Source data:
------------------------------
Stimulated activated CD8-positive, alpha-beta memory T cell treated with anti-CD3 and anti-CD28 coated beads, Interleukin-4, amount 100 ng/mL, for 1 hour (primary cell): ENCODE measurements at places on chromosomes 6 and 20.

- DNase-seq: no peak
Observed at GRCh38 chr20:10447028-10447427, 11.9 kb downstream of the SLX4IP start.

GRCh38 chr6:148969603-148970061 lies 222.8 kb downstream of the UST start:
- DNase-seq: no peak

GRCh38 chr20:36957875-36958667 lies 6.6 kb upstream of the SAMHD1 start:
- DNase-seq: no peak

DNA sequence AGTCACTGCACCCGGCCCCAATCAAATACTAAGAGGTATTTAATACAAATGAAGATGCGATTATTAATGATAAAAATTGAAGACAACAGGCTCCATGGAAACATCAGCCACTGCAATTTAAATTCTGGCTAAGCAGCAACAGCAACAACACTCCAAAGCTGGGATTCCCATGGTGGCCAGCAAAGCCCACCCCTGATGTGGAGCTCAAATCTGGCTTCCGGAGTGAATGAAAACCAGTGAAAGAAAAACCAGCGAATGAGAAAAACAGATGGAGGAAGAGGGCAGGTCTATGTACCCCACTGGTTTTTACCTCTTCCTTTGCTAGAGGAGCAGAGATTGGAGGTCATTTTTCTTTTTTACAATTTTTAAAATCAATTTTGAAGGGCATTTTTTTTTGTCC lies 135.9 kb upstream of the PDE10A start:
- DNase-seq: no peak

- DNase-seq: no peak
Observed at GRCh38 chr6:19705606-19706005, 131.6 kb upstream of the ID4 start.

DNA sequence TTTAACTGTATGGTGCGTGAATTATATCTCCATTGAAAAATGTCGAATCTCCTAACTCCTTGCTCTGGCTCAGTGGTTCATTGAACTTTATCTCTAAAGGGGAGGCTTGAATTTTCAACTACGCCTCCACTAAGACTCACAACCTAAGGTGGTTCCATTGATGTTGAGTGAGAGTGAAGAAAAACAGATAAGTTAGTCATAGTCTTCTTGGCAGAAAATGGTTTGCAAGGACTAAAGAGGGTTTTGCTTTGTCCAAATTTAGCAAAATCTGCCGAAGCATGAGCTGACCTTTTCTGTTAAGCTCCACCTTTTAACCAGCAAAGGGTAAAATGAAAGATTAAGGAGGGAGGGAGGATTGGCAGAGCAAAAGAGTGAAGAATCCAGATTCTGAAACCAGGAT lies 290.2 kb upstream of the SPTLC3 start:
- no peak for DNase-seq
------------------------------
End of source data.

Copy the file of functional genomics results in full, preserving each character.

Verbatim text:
Stimulated activated CD8-positive, alpha-beta memory T cell treated with anti-CD3 and anti-CD28 coated beads, Interleukin-4, amount 100 ng/mL, for 1 hour (primary cell): ENCODE measurements at places on chromosomes 6 and 20.

- DNase-seq: no peak
Observed at GRCh38 chr20:10447028-10447427, 11.9 kb downstream of the SLX4IP start.

GRCh38 chr6:148969603-148970061 lies 222.8 kb downstream of the UST start:
- DNase-seq: no peak

GRCh38 chr20:36957875-36958667 lies 6.6 kb upstream of the SAMHD1 start:
- DNase-seq: no peak

DNA sequence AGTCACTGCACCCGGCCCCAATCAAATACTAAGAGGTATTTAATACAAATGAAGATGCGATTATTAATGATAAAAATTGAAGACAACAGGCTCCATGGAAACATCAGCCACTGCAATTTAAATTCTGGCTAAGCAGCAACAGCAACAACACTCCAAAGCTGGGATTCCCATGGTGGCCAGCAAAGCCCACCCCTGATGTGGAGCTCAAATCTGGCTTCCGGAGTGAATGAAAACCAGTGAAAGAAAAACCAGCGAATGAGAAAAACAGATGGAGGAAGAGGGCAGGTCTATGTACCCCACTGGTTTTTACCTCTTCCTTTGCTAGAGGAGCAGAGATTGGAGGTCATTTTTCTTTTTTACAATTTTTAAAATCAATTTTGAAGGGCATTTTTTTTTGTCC lies 135.9 kb upstream of the PDE10A start:
- DNase-seq: no peak

- DNase-seq: no peak
Observed at GRCh38 chr6:19705606-19706005, 131.6 kb upstream of the ID4 start.

DNA sequence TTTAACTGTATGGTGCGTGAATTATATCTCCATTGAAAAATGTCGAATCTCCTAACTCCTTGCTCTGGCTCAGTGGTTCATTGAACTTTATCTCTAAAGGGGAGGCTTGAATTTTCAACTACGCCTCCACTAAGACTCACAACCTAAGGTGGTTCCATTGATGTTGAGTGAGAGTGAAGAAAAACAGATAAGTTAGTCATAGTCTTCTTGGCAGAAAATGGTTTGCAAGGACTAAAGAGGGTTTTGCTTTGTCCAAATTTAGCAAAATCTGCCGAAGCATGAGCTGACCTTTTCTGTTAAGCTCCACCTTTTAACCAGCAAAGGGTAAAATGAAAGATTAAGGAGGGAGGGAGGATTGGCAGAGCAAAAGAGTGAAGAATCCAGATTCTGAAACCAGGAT lies 290.2 kb upstream of the SPTLC3 start:
- no peak for DNase-seq